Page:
Tenable’s 2020 Threat Landscape Retrospective

January 15, 2021

A guide for security professionals to navigate the year in vulnerabilities


Looking Forward By Looking Back

If there is any bright spot to be found in the tumultuous global events of 2020, perhaps it is the realization of our shared human connectedness. As many organizations embraced a work-from- home model in response to the COVID-19 pandemic, our business lives and our family lives converged in sometimes messy ways — and helped us all see one another with that much more compassion.

The events of 2020 also made clear how reliant we all are on the infrastructure and supply chains underpinning modern society — agriculture, food and beverage manufacturing, pharmaceutical development — particularly in times of crisis. The software supply chain itself came under renewed scrutiny as a result of the SolarWinds breach, which was disclosed in mid-December.

While full ramifications of the SolarWinds breach were still under investigation as of January 5, 2021, when this report was finalized, this incident makes one thing crystal clear: defense in depth is the foundation to defend oneself against intrusion. Each device, each asset in the infrastructure needs to be considered as potentially becoming rogue, and we need to continue to minimize the privileges they have and the attack surface to which they have access. While few organizations would have the wherewithal to prevent a breach as sophisticated as SolarWinds, sound cyber hygiene practice can help to thwart any lateral movement that might occur as a result of the breach. We’ll continue to monitor the developments in the case on the Tenable blog.

If 2020 ended at a crossroads for infosec management, then 2021 will be the time for choosing the path that leads to a risk-based approach to vulnerability management. As the attack surface expands, vulnerability management has a central role to play in modern cybersecurity strategies. Unpatched vulnerabilities leave sensitive data and critical business systems exposed, and represent lucrative opportunities for ransomware actors. Modern vulnerability management requires identifying unnecessary services and software, limiting third-party code, implementing a secure software development lifecycle and practicing accurate asset detection across your entire attack surface, including information technology, operational technology and internet of things, regardless of whether they reside in the cloud or on premises.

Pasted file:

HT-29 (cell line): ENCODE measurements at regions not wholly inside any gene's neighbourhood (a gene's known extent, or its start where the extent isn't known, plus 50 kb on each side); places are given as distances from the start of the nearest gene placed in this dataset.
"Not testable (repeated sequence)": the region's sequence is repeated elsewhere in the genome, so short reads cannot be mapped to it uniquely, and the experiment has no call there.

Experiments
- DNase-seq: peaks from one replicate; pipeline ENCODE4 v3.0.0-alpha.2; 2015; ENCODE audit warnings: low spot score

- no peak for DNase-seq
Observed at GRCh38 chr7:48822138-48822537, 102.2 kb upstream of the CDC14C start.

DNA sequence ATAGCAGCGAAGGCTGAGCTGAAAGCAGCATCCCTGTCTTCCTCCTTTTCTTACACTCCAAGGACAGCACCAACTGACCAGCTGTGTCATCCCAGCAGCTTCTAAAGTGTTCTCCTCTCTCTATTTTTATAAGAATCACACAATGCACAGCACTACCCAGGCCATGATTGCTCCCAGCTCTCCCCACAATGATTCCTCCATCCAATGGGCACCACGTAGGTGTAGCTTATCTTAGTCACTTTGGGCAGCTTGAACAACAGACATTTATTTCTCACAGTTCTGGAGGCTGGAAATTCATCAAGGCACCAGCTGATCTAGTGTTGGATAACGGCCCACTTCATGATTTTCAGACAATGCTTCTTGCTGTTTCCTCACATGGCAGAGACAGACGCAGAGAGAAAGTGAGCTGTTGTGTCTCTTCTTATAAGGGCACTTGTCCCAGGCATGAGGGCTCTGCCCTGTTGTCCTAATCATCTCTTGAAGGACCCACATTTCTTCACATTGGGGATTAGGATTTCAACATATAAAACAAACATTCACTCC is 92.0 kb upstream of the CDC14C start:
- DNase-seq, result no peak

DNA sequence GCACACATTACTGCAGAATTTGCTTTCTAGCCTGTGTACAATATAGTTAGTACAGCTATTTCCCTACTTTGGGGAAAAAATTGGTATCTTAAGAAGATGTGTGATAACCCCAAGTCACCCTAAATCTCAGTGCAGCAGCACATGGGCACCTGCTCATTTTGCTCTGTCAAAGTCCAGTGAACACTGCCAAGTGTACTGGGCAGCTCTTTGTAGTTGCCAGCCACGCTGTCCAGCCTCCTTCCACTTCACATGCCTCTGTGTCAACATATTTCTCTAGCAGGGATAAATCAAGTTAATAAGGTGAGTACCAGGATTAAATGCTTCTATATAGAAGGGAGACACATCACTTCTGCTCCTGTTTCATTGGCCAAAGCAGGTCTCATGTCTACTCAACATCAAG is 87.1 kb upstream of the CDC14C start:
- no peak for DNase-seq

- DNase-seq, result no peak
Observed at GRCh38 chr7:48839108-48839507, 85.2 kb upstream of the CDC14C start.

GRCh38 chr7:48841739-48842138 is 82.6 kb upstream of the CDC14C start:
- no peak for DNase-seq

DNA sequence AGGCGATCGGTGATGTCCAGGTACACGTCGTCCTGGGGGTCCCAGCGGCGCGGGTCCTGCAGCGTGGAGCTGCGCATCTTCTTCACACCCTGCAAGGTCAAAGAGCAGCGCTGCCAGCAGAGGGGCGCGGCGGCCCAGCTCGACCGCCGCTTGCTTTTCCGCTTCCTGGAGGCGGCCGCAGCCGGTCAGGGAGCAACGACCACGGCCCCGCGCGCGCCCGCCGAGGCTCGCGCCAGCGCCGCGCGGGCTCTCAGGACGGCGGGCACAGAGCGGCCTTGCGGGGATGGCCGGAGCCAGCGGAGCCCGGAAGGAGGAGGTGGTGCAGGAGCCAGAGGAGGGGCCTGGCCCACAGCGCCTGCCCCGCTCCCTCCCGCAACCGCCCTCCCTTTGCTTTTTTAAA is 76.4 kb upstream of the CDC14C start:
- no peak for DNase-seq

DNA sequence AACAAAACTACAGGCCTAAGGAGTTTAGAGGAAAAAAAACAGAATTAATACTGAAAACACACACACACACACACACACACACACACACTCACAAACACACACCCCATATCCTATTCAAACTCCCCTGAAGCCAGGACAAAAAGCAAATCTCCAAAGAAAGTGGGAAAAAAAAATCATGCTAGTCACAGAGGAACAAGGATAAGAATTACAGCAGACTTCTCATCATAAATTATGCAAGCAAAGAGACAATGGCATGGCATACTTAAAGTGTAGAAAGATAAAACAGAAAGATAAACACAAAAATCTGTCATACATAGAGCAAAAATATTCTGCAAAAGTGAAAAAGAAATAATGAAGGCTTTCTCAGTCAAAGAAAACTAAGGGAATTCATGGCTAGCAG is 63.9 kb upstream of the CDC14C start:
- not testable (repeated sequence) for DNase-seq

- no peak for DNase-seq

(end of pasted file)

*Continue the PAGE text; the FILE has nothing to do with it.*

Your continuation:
Tenable Research seeks to step out in front of the curve of the vulnerability management cycle. Our Security Response Team (SRT) tracks threat and vulnerability intelligence feeds to make sure our plugin teams can quickly deliver coverage to our products. The SRT also works to dig into technical details and test proof-of-concept attacks to ensure customers are fully informed of the risks.

Reducing the cyber exposure gap requires a broad understanding of the threat landscape. Tenable Research takes that approach to equip our customers and the industry at large with the tools, awareness and intelligence to effectively reduce risk. To further those goals, the SRT has compiled this 2020 Threat Landscape Retrospective, which offers both a macro look at the trends that shaped the year as well as a detailed compendium of key vulnerabilities. The insights and data provided in these pages are designed to help cyber defenders learn from the past in order to build cybersecurity strategies that protect critical infrastructures, supply chains and data while respecting privacy.

Renaud Deraison
Co-founder and Chief Technology Officer

Publisher's website.

Price: FREE

About the Provider

Tenable®, Inc. is the Cyber Exposure company. Over 30,000 organizations around the globe rely on Tenable to understand and reduce cyber risk. As the creator of Nessus®, Tenable extended its expertise in vulnerabilities to deliver the world’s first platform to see and secure any digital asset on any computing platform. Tenable customers include more than 50 percent of the Fortune 500, more than 30 percent of the Global 2000 and large government agencies.


COVID-19, Cybersecurity challenges, Threat Landscape, vulnerabilities